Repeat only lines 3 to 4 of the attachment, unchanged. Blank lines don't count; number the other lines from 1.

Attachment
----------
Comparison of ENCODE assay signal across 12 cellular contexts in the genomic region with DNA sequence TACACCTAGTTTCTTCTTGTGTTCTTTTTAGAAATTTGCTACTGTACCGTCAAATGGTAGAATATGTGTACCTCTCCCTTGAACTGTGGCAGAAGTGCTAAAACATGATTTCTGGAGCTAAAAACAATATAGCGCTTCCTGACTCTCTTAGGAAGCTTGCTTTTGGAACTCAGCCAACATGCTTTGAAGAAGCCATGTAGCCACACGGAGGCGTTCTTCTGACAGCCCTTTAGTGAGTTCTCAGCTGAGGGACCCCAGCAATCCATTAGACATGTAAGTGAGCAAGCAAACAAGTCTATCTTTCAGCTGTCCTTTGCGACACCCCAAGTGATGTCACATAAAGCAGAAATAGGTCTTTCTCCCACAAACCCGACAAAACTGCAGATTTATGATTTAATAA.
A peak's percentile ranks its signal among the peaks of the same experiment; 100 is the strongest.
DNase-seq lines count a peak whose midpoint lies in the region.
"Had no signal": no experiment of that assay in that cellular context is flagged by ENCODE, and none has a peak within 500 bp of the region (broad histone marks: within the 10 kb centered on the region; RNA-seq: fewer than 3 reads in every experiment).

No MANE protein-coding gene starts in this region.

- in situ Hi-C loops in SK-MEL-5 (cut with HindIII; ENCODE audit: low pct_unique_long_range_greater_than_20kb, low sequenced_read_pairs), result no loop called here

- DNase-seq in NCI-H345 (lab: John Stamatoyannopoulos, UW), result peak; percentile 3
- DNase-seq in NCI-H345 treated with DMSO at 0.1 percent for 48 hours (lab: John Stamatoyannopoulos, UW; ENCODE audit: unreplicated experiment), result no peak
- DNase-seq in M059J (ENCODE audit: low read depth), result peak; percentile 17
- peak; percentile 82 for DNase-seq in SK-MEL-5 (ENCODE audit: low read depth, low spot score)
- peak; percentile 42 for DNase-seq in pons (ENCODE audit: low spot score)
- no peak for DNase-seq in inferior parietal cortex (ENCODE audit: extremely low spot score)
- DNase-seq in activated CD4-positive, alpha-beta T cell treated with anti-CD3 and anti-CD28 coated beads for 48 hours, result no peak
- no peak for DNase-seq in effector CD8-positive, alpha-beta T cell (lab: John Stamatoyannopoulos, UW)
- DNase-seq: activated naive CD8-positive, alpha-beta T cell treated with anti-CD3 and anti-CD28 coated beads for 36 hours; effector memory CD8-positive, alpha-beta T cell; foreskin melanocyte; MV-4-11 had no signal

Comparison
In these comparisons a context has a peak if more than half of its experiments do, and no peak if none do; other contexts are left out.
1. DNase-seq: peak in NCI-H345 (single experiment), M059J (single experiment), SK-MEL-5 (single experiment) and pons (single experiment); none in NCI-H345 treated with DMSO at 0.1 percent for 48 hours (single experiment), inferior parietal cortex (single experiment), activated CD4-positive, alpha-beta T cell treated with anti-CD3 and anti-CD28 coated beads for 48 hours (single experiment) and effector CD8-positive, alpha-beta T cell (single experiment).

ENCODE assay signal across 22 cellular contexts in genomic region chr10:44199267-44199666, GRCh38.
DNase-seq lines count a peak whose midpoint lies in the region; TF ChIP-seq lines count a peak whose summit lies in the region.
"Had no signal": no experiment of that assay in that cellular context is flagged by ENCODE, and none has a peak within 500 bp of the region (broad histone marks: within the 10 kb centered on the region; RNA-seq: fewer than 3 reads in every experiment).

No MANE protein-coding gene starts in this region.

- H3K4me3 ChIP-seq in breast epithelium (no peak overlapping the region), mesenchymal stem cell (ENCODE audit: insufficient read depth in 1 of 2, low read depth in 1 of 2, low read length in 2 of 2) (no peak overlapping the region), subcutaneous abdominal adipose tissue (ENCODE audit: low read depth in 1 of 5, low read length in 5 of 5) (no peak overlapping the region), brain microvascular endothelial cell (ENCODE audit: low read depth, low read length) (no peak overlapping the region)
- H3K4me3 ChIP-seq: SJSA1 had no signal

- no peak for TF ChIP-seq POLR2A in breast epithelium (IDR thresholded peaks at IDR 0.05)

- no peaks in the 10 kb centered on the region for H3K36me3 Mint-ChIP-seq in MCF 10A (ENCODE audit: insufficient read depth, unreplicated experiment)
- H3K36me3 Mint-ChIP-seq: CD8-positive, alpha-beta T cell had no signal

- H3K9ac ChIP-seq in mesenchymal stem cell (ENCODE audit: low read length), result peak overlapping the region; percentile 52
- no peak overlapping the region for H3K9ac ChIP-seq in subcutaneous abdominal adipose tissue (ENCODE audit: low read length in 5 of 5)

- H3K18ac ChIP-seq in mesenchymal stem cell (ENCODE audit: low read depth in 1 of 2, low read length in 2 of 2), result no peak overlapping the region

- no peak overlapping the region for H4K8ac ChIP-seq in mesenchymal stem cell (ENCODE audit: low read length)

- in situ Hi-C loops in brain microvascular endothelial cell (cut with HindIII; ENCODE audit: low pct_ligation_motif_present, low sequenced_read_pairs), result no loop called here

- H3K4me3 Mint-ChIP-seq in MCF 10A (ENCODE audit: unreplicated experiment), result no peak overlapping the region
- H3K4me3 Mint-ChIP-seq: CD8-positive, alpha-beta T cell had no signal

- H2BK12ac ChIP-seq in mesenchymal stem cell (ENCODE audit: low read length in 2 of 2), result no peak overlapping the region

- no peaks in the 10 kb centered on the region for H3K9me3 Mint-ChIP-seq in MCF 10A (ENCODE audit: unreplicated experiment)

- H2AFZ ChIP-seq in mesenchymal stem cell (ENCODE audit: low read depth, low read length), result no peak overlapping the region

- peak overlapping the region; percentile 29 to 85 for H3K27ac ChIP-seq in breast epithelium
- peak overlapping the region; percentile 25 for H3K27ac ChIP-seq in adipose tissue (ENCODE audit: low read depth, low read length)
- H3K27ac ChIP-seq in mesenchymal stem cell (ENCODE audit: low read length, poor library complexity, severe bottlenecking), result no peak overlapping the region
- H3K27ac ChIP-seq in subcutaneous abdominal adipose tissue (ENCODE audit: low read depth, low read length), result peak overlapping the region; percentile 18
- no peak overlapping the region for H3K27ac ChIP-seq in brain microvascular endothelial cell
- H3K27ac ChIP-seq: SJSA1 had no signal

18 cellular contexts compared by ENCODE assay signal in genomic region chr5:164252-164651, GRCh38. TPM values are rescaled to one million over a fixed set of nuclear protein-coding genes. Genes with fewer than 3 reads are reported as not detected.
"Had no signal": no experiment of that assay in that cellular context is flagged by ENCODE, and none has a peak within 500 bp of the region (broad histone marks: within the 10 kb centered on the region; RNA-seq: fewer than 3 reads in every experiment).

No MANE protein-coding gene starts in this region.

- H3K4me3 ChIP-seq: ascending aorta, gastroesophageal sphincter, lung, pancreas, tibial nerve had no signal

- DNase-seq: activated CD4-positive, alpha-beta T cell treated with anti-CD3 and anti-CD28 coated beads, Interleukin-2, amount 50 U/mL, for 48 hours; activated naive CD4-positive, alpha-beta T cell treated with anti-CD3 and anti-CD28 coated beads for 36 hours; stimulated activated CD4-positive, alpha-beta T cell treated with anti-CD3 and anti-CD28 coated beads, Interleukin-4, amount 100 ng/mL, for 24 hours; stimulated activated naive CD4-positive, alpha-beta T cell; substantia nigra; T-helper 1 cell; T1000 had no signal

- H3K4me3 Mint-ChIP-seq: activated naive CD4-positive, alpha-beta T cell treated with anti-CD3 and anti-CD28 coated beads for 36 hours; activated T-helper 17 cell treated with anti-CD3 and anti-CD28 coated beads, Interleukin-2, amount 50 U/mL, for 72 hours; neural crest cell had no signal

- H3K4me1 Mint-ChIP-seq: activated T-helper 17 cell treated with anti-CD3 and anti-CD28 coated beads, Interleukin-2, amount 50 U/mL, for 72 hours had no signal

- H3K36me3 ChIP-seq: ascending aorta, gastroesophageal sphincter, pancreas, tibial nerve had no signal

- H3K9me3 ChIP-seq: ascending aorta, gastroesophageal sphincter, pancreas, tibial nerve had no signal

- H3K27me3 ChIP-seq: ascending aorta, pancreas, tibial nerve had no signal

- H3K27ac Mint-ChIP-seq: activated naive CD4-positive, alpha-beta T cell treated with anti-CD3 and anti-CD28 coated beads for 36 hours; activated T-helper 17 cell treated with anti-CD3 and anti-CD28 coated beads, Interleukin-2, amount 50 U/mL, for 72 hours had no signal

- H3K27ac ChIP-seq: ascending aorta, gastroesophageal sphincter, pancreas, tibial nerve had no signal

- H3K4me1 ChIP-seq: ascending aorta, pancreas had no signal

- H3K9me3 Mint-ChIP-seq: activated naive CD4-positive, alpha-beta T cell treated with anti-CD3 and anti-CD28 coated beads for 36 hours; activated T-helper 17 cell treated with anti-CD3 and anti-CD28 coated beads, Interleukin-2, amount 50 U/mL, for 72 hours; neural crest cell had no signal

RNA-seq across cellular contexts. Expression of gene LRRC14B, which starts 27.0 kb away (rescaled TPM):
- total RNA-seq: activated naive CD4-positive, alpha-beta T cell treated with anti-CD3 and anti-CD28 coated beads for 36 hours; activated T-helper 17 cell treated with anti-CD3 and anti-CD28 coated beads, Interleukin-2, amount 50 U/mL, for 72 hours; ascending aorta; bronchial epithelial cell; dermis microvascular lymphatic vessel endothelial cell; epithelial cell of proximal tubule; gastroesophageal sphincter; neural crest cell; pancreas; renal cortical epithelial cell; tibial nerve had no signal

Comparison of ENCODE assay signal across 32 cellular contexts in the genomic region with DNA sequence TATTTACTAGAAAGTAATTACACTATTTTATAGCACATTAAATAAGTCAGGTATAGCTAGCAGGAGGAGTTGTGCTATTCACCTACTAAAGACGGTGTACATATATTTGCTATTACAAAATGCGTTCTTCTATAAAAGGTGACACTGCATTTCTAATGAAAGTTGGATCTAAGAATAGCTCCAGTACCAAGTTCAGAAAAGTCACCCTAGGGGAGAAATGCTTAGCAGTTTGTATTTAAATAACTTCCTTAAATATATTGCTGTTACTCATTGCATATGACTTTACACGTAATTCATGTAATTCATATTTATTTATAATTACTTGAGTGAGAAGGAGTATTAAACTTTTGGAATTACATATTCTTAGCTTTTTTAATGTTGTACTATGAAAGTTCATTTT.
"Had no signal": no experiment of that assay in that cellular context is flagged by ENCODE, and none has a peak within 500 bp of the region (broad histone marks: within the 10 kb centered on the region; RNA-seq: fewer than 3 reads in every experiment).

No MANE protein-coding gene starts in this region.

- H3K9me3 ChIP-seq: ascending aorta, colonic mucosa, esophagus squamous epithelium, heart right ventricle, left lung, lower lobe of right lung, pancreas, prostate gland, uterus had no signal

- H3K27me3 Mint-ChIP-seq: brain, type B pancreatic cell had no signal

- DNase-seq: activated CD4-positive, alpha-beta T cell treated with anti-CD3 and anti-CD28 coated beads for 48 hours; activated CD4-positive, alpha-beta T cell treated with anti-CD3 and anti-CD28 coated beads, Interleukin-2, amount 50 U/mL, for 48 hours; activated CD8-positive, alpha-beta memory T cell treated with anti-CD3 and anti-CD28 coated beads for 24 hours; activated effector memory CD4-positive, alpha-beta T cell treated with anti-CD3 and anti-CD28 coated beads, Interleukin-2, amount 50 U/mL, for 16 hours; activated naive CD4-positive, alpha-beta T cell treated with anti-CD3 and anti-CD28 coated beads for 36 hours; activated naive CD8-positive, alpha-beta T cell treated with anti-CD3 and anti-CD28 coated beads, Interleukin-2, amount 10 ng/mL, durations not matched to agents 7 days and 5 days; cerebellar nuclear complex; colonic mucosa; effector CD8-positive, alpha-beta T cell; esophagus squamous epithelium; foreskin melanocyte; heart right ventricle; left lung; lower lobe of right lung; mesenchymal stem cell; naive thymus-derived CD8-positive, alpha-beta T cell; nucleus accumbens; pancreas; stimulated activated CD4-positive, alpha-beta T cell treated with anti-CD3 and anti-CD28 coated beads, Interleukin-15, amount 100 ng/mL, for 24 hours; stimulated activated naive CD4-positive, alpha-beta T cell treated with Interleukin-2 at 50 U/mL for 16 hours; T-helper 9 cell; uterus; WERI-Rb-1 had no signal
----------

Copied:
DNase-seq lines count a peak whose midpoint lies in the region.
"Had no signal": no experiment of that assay in that cellular context is flagged by ENCODE, and none has a peak within 500 bp of the region (broad histone marks: within the 10 kb centered on the region; RNA-seq: fewer than 3 reads in every experiment).